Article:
The first gift I remember receiving was a carpet. I was living in Peshawar, maybe three years old, and a boy I shared French fries with at recess gave me a carpet before I moved. The thing about a carpet is that it’s never really new. Even when it’s fresh off the loom, it’s old. The wool is on the sheep for years, and it sometimes takes just as long to weave the carpet. I knew this when I was given my first carpet, as I tried to breathe the past through the threads, only to come up coughing from the dust. A new carpet is never really new.
We filled our house with those carpets. My father bought most of them in Afghanistan when we were living in Peshawar in the ‘90s. He would go away for a week or so and come back with the white Pajero packed full of these carpets. Before he even entered the house, he would spread them all out over the lawn, and I would stand on a wooden fruit crate and peer at them. From my fruit crate, the lawn looked like it had been set on fire with red wool.
On the weekends, we would drag all of the carpets onto the grass again and hose the dust off of them. The Peshawar heat would dry the beasts off within a few hours. And when there were parties, we would spread the carpets all over the lawn so that people could walk on them. We had carpets in the house, carpets on the grass, carpets on the long driveway. I never thought much of it, but that’s just the way life was. Carpeted.
But when my family returned to America—to Washington D.C.—for the first time in thirteen years, I started to think more about the carpets. The first time I went over to a friend’s house, I stood at the threshold of her house, barely able to move because I was so in awe of her hardwood floors. I couldn’t remember having ever seen a house with only hardwood floors before. But, more than shocked, I was embarrassed. I thought back to my home, the layers of old carpets that hid our possibly beautiful wood floors, and wondered if I would ever have the balls to show my friends what I had suddenly become so ashamed of. I ran home that night to tell my parents about the wood floors I had seen. Before they even got home from work, I started rolling up all of the carpets in my bedroom to discover gleaming maple wood underneath all the heavy Afghan wool. I dragged my carpets into the basement, and then my floor was bare. It was the only room in the house without a carpet in it.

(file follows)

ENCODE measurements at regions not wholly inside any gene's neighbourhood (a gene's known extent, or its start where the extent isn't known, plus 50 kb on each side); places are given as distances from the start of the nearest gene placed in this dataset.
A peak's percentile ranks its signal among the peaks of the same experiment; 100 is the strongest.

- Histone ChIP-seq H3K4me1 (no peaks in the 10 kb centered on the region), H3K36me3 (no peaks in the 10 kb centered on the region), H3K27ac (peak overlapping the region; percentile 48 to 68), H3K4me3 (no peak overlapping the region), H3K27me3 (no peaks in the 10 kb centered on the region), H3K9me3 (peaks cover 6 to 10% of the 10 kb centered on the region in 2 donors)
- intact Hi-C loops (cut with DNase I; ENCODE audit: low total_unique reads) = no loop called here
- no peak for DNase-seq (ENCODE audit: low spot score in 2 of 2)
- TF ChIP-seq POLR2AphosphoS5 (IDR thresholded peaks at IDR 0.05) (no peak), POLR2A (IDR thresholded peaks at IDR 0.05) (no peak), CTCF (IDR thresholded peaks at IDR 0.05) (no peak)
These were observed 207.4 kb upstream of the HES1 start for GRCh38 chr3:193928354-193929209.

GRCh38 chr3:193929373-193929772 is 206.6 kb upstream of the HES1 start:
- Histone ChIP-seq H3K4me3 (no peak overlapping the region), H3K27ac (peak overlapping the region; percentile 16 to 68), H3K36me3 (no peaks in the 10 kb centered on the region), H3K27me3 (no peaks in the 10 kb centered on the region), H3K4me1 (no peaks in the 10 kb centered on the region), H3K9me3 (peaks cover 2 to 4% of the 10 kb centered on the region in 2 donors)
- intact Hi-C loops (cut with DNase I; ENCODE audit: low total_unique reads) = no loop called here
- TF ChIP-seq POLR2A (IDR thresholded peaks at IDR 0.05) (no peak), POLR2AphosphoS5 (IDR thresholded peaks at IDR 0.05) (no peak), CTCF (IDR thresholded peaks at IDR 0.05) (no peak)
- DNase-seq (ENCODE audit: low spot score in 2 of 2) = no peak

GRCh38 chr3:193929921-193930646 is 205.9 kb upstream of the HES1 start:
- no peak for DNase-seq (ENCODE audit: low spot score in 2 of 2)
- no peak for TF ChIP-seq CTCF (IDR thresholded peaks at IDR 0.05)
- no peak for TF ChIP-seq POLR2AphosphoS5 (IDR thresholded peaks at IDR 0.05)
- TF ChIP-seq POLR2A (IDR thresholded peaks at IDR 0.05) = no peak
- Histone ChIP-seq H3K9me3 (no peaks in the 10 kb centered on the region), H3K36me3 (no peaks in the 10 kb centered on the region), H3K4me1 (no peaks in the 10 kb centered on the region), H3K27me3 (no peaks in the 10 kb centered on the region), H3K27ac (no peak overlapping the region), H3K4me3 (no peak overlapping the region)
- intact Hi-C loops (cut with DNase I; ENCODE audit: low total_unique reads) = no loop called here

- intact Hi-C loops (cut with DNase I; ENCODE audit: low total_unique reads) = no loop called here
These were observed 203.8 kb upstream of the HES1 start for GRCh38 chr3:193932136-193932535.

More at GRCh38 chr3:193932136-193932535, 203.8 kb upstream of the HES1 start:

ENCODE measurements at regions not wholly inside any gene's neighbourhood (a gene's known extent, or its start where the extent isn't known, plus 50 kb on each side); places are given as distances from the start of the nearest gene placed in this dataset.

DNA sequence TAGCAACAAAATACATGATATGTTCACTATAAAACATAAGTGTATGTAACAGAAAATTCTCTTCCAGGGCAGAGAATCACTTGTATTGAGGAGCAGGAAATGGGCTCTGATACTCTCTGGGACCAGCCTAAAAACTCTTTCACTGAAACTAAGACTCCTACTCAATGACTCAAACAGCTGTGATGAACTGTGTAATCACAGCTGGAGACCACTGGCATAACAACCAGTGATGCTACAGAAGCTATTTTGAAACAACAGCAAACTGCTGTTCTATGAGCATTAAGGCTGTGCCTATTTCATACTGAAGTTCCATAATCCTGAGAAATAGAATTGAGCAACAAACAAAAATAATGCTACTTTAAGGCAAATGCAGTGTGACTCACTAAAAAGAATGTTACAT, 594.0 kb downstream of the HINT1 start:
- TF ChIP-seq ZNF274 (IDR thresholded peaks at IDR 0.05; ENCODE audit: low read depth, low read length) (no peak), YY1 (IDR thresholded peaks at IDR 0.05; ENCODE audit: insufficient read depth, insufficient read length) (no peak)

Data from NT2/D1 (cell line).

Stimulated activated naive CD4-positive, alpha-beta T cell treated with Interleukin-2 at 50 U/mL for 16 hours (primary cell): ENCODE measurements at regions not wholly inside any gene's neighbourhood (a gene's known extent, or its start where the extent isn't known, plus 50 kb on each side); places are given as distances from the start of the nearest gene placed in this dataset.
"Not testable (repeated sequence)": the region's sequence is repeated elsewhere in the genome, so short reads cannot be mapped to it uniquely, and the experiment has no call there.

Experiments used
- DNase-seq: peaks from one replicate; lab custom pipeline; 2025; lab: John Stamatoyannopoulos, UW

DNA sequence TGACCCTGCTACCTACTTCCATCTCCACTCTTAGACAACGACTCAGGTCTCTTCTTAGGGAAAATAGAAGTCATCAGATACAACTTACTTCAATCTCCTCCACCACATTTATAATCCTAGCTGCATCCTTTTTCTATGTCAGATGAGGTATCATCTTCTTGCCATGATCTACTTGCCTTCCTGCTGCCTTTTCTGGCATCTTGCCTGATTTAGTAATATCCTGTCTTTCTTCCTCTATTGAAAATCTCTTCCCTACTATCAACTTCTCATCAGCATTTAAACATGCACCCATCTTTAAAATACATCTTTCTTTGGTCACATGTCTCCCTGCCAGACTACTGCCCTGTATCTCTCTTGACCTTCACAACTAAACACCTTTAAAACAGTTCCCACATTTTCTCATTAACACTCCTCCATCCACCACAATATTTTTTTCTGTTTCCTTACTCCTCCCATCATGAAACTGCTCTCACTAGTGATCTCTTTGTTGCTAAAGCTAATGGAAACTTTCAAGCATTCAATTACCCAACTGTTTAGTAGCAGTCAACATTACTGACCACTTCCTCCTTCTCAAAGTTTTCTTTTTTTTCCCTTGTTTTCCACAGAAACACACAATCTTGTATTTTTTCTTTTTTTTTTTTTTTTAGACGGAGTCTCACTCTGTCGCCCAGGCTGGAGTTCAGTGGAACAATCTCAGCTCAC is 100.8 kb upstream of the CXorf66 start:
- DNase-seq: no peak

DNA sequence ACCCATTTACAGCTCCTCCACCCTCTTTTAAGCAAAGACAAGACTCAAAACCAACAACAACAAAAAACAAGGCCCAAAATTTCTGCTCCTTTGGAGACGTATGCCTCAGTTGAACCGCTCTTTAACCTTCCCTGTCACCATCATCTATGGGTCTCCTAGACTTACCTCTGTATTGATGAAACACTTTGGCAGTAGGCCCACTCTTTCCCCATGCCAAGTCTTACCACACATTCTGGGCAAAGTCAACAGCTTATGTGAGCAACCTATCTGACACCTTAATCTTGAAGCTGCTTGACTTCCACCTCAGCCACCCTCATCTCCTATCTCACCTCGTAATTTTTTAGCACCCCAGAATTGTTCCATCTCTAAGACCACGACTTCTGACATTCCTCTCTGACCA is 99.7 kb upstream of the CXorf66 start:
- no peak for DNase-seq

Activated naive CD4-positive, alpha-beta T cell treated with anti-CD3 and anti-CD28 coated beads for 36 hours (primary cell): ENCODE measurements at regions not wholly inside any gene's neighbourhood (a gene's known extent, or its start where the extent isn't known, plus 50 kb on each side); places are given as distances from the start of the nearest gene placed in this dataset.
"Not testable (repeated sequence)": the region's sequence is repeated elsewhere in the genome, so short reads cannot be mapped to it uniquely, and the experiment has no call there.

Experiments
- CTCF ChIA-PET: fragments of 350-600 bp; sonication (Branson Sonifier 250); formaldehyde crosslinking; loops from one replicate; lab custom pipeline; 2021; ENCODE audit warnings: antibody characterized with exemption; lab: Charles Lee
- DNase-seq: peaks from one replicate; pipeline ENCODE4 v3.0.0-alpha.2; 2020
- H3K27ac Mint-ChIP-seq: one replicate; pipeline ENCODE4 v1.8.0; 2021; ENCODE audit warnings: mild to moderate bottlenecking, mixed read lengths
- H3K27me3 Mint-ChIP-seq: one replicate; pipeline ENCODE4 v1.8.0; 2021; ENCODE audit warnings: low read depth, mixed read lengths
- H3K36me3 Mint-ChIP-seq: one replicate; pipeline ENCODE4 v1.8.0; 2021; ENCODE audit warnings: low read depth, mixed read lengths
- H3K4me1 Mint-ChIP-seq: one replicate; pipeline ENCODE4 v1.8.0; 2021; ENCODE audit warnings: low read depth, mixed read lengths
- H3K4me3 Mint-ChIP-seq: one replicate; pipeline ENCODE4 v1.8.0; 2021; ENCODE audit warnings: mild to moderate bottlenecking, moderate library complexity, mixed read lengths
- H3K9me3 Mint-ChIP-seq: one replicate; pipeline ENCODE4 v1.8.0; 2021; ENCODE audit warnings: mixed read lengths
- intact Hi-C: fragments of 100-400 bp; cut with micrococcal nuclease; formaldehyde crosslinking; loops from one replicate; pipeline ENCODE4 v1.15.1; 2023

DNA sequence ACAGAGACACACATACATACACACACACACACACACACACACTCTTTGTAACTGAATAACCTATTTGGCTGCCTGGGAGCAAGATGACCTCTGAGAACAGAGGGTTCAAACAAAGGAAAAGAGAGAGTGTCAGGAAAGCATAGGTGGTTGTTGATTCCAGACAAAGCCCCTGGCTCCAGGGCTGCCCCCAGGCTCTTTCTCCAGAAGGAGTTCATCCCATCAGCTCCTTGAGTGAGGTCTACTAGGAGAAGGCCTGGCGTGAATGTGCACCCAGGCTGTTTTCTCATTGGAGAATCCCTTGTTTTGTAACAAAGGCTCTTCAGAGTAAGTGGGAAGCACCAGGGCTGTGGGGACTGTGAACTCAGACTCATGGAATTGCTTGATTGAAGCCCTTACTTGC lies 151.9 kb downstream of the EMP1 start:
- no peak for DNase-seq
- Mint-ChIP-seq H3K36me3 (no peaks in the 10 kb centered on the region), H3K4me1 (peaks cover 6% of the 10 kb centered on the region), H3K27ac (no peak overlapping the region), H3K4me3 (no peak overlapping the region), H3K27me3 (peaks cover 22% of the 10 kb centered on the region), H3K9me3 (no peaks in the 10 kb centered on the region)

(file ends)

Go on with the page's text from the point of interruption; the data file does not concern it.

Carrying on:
The nemesis to my bedroom was a room on the first floor that had no furniture in it—only carpets. We just didn’t own enough furniture to put any- thing other than carpets in it. The room was wall-to-wall with red carpets and reminded me of the streets in Peshawar during Eid, after all of the animals had been slaughtered and blood would floor the street gutters. I avoided that room for the three years we lived in that house. And for three years I had nightly dreams about wood floors, only to wake to a house strangling itself with Central Asian textiles.
The carpets were a collector’s dream, for sure. They were my father’s dream, and I knew that even then. But it was my life too, goddamnit. “Our house looks like a fucking yurt,” I snapped at my father from across the living room. He glanced up from his book and sent my twelve-year-old interior-designer ass up to my carpetless room to evaluate my middle-class privilege.
But my connection to the carpets still lasted up to a certain point. That’s what love is—it lasts up to a certain point. After all, I had grown up with the carpets; they had grown up with me, fraying with age from years of play and parties. The last thread that connected me to the carpets snapped when we stopped dragging them out to the driveway to wash them. Americans didn’t wash carpets on driveways. Americans vacuumed. We got a heavy-duty vacuum cleaner one day at Sears and went to town on the carpets; that’s when the bottom fell out.